Long before COVID-19 arrived, the public knew that some behaviors minimized transmission of respiratory viruses—thanks to years of work by the US Centers for Disease Control and Prevention, school nurses, vigilant parents, and family physicians. (Some of us even foreswore handshaking for elbow bumping during each year’s cold and flu season.) Unsurprisingly then, in early March, 87% of Americans reported washing their hands and keeping their distance to minimize the spread of SARS-CoV-2, the virus that causes COVID-19.
The experience of this pandemic will create lasting personal and institutional memory. In the future, many will have masks at the ready and the wherewithal to wear and care for them correctly. In a similar vein, universities will know not only how to deploy testing, contact tracing, and vaccination, but how best to increase acceptance of them.
On the downside, COVID-19 elicited incontrovertible evidence that misinformation, conspiracy beliefs, and the politicization of science can endanger public health. Because social scientists are busy finding ways to blunt such cons and misconceptions and forestall their appearance in other guises, in the future we will be better forearmed against them.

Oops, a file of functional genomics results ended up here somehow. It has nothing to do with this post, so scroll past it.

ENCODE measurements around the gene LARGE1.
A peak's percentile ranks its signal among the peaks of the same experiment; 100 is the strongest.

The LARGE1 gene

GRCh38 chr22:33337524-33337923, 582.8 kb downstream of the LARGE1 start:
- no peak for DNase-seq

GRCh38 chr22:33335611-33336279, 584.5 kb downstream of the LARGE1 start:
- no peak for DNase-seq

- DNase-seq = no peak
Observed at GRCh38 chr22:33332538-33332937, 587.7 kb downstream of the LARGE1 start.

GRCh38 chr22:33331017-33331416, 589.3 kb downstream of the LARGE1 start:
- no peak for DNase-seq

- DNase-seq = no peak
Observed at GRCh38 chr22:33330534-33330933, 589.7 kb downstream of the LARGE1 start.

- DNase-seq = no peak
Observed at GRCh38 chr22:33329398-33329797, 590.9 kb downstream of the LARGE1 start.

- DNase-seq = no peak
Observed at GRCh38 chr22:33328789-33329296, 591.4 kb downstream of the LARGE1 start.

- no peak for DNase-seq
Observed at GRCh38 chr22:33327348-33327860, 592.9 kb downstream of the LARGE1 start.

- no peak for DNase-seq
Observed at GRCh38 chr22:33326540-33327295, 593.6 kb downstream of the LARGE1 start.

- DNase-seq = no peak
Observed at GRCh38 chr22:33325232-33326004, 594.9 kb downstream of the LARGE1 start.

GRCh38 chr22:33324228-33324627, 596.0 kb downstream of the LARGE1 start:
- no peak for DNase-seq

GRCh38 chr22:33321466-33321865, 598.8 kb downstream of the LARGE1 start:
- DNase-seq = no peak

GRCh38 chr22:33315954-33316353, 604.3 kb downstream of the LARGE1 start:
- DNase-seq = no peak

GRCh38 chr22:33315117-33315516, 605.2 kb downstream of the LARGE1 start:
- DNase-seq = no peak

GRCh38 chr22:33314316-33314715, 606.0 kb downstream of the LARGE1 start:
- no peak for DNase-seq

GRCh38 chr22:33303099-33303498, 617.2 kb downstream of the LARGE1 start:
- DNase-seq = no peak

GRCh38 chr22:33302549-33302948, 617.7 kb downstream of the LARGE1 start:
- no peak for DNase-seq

The spaces in which we live and work will bear the imprint of COVID-times as well. As a prospective buyer eyes a home purchase, the quality of home office space and availability of reliable internet service will matter as much or more than the quartz counter top.
Conscious of the ways that viruses can spread, people seeking office space will prize lids on toilets and ample amounts of fresh air. New university buildings will have dividers between cubicles, wider hallways, and staircases designed for the possibility that at some point we will again need to enter using one and exit using another.
Although nothing can make up for the unnecessary deaths COVID-19 has caused, over the long term the changes we make in our behavior, scholarship, work environments, and communication may yield health and societal benefits. By doing a better job of avoiding the seasonal flu, we may be able to cut the tens of thousands of yearly flu deaths. We may suffer fewer colds as well. Importantly, should another virus appear, perhaps with an even higher rate of contagion, we will be better prepared to deal with it. When misconceptions surface, we will be more likely to interdict them before they do harm.
And finally, just as people who came of age during the polio epidemic of the 1950s remember that it was science that eliminated the “iron lung” from their nightmares, so too if COVID vaccines prove safe, effective, and widely adopted will people now in high school and college remember, for the rest of their lives, that it was the nation’s investment in science and scientists that vanquished the fear that a loved one would die alone in a COVID-19 ward.